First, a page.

European stocks closed more than 1.5 percent lower, with the STOXX Europe 600 Banks index off nearly 3.7 percent.
The UK Markit/CIPS manufacturing PMI fell to 49.2 in April, falling below the critical 50.0 level for the first time since March 2013.
Japanese markets were closed for a holiday. Other Asian stocks closed mostly higher, with the Shanghai composite reopening after a long weekend with gains of almost 1.9 percent.
In earnings news, Pfizer topped expectations on both the top and bottom line. The drug giant also raised its full-year earnings forecast. The stock closed up 2.7 percent and is up 4.4 percent year-to-date.
AIG reported lower-than-expected profit for the third-straight quarter. Shares closed 1.15 percent lower and are down more than 9.5 percent for the year so far.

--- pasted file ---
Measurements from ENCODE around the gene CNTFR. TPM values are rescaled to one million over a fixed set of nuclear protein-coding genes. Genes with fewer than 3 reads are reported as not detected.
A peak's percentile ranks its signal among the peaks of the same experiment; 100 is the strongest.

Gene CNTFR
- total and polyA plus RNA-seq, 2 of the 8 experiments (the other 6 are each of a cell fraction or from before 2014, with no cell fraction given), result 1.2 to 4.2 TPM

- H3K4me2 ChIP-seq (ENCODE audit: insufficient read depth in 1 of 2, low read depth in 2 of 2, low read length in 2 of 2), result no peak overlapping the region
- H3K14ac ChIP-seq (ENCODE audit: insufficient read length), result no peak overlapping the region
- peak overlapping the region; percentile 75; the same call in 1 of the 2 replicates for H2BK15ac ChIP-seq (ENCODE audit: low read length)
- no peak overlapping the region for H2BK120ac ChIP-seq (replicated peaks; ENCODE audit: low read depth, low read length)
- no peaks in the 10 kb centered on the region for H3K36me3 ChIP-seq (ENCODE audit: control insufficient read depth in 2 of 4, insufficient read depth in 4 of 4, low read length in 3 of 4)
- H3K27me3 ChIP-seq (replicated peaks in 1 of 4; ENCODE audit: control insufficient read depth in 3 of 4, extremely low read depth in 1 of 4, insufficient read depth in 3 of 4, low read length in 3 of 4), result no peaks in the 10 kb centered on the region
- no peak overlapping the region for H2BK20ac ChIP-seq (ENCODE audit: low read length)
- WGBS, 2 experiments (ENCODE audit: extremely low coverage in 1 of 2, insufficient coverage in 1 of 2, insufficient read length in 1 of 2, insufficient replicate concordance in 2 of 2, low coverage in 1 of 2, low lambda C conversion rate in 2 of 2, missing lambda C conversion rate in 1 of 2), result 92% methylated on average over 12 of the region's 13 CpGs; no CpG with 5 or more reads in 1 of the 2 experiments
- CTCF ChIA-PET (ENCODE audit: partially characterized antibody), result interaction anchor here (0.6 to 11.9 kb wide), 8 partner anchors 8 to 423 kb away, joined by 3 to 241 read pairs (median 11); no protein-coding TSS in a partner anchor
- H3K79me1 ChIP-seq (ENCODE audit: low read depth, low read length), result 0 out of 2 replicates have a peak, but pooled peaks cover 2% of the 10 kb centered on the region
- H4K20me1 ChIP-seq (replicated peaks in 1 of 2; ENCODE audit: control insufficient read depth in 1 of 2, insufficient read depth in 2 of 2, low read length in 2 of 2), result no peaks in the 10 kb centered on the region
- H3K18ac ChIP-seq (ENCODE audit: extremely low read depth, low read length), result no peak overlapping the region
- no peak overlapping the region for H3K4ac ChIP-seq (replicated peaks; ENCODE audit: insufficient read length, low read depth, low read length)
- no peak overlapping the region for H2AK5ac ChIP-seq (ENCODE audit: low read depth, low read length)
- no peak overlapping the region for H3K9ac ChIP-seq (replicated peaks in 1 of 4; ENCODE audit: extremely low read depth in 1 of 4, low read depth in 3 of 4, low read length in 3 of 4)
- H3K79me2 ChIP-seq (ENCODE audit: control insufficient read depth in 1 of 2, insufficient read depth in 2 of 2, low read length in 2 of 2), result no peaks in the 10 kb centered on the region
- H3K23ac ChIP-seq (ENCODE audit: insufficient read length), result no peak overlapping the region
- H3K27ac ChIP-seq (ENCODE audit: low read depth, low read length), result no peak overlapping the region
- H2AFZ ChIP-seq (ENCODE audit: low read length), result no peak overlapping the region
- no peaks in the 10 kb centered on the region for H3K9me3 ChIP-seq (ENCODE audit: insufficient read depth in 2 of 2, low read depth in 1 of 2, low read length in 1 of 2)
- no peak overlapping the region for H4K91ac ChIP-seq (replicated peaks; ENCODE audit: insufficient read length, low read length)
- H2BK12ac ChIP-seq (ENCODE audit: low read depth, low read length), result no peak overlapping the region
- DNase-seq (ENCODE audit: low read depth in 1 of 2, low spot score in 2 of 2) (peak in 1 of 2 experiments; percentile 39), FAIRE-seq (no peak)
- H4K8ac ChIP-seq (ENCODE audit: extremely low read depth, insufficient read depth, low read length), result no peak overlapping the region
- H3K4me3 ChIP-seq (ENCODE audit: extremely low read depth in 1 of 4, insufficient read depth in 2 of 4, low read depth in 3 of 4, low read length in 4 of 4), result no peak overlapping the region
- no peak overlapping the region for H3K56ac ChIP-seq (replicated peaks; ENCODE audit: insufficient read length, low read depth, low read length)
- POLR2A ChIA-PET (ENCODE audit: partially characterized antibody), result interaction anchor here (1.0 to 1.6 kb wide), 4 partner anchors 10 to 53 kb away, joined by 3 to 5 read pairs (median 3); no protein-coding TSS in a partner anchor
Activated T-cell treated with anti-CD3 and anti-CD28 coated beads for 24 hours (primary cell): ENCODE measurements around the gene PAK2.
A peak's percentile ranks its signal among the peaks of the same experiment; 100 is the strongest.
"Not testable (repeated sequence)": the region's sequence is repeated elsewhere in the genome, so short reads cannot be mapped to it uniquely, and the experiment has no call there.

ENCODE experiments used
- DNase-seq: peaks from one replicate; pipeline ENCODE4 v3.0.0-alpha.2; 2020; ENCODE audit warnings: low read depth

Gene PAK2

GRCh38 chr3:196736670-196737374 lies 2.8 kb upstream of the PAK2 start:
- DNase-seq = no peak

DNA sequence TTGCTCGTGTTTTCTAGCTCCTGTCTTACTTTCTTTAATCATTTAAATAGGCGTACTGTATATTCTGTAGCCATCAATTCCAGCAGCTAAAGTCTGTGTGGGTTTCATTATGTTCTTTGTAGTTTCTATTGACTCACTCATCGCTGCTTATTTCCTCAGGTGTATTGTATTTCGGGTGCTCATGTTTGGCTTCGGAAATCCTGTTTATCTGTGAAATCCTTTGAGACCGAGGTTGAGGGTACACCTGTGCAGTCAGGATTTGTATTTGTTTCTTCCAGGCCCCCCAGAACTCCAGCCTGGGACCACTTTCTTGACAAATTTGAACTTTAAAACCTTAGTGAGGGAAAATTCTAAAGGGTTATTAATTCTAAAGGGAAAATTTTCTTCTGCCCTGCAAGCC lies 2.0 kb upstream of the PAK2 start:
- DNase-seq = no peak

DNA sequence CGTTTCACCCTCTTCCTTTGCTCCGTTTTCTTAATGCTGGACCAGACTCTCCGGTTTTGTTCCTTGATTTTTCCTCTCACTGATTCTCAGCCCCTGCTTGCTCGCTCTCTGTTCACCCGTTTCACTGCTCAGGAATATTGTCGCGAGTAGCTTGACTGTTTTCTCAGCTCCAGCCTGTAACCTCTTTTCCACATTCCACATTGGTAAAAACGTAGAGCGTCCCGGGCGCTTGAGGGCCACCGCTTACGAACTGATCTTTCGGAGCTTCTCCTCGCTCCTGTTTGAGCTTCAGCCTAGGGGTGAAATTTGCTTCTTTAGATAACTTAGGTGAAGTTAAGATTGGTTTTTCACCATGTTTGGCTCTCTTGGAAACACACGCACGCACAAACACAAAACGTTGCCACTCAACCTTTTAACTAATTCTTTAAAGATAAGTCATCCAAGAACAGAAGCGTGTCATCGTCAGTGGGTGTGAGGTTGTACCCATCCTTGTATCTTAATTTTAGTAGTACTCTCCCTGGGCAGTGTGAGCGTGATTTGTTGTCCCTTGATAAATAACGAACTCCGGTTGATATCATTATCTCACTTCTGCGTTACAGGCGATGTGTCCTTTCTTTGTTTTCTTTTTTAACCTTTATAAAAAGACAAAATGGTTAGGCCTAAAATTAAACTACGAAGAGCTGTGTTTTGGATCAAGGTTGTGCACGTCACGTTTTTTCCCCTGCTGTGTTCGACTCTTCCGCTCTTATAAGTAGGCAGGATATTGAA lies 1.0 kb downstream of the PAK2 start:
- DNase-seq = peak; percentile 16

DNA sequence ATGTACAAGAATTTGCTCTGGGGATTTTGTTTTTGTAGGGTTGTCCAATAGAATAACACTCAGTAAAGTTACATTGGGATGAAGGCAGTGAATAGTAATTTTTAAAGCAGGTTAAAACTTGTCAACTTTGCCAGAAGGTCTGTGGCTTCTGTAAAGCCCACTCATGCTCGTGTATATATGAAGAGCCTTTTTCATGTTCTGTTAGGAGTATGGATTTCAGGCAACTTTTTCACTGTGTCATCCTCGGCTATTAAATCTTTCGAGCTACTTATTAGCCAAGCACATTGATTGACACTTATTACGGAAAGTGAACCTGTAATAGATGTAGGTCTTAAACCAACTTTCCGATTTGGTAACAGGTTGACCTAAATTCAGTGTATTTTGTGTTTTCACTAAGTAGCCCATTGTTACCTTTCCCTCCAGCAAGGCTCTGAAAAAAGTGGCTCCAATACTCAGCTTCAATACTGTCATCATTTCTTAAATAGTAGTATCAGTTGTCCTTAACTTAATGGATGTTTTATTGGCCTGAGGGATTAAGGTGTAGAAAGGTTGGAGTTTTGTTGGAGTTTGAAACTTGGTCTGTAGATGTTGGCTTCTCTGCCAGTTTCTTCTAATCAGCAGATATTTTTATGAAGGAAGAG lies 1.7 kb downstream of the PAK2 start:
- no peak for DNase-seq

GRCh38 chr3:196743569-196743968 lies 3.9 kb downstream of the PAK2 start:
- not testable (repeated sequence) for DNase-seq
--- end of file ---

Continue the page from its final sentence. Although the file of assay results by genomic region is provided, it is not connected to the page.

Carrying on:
Cleveland Fed President Loretta Mester did not address expectations of Fed policy in her Tuesday comments at a financial markets conference, Dow Jones reported.
Atlanta Fed President Dennis Lockhart is also scheduled to speak Tuesday.
In a question and answer session with reporters, Lockhart said early Tuesday in a Reuters article that the Fed could hike twice this year, depending on the underlying strength of the economy. He had no firm view on raising rates in June but added there is currently not enough evidence on U.S. economic growth and firming inflation, the news wire reported.
Auto sales in April showed a pace of 17.4 million vehicles, according to Autodata.
The key economic news for the week is the employment report due Friday.
The S&P 500 closed down 18.06 points, or 0.87 percent, at 2,063.37, with energy leading all 10 sectors lower.
The Nasdaq composite closed down 54.37 points, or 1.13 percent, to 4,763.22.
The CBOE Volatility Index (VIX), widely considered the best gauge of fear in the market, rose 6 percent to 15.6.
About three stocks declined for every advancer on the New York Stock Exchange, with an exchange volume of 989 million and a composite volume of nearly 4.1 billion in the close.